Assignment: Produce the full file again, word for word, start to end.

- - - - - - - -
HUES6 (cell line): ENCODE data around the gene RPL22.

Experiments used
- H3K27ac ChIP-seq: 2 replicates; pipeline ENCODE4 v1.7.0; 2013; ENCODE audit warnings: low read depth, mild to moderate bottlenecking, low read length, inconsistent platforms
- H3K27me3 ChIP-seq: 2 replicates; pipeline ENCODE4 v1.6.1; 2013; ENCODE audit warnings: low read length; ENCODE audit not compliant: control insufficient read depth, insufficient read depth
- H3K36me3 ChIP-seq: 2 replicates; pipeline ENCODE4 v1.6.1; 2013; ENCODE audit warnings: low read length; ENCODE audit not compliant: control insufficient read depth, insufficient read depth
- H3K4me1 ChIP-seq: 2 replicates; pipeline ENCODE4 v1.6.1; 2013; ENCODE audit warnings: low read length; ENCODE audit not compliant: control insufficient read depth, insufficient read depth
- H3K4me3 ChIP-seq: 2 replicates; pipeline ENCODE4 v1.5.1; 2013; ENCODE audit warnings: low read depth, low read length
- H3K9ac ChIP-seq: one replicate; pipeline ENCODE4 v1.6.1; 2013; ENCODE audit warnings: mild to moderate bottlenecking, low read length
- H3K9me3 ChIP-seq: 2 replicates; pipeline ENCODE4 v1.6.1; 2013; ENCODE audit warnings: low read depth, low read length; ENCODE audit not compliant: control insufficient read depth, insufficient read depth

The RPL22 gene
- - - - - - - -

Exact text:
HUES6 (cell line): ENCODE data around the gene RPL22.

Experiments used
- H3K27ac ChIP-seq: 2 replicates; pipeline ENCODE4 v1.7.0; 2013; ENCODE audit warnings: low read depth, mild to moderate bottlenecking, low read length, inconsistent platforms
- H3K27me3 ChIP-seq: 2 replicates; pipeline ENCODE4 v1.6.1; 2013; ENCODE audit warnings: low read length; ENCODE audit not compliant: control insufficient read depth, insufficient read depth
- H3K36me3 ChIP-seq: 2 replicates; pipeline ENCODE4 v1.6.1; 2013; ENCODE audit warnings: low read length; ENCODE audit not compliant: control insufficient read depth, insufficient read depth
- H3K4me1 ChIP-seq: 2 replicates; pipeline ENCODE4 v1.6.1; 2013; ENCODE audit warnings: low read length; ENCODE audit not compliant: control insufficient read depth, insufficient read depth
- H3K4me3 ChIP-seq: 2 replicates; pipeline ENCODE4 v1.5.1; 2013; ENCODE audit warnings: low read depth, low read length
- H3K9ac ChIP-seq: one replicate; pipeline ENCODE4 v1.6.1; 2013; ENCODE audit warnings: mild to moderate bottlenecking, low read length
- H3K9me3 ChIP-seq: 2 replicates; pipeline ENCODE4 v1.6.1; 2013; ENCODE audit warnings: low read depth, low read length; ENCODE audit not compliant: control insufficient read depth, insufficient read depth

The RPL22 gene